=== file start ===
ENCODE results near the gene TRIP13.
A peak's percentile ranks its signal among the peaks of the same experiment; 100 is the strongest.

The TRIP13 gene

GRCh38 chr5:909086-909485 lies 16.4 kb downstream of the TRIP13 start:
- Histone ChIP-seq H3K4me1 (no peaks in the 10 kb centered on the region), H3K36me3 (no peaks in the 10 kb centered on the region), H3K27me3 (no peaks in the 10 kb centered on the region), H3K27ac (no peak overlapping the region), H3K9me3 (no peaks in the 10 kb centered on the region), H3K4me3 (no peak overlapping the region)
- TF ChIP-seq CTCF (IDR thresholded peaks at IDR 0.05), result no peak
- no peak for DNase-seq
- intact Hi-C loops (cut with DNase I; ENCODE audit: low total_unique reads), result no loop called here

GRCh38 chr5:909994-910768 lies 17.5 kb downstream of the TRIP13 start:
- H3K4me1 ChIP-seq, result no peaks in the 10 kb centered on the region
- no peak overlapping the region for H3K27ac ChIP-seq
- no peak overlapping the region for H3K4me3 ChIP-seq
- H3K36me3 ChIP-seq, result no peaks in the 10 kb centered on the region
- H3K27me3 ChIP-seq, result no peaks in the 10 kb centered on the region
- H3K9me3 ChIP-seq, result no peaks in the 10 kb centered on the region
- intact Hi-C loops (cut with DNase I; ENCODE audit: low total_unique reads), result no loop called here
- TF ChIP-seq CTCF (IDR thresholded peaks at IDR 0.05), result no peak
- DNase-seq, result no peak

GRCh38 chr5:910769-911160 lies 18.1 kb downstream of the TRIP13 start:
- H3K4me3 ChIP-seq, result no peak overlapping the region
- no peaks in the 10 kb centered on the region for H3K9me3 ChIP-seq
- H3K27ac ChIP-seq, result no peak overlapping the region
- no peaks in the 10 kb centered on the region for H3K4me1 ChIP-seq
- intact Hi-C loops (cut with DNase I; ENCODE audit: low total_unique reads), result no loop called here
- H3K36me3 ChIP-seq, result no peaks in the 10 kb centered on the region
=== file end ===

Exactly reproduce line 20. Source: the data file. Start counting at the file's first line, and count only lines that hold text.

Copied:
- H3K4me3 ChIP-seq, result no peak overlapping the region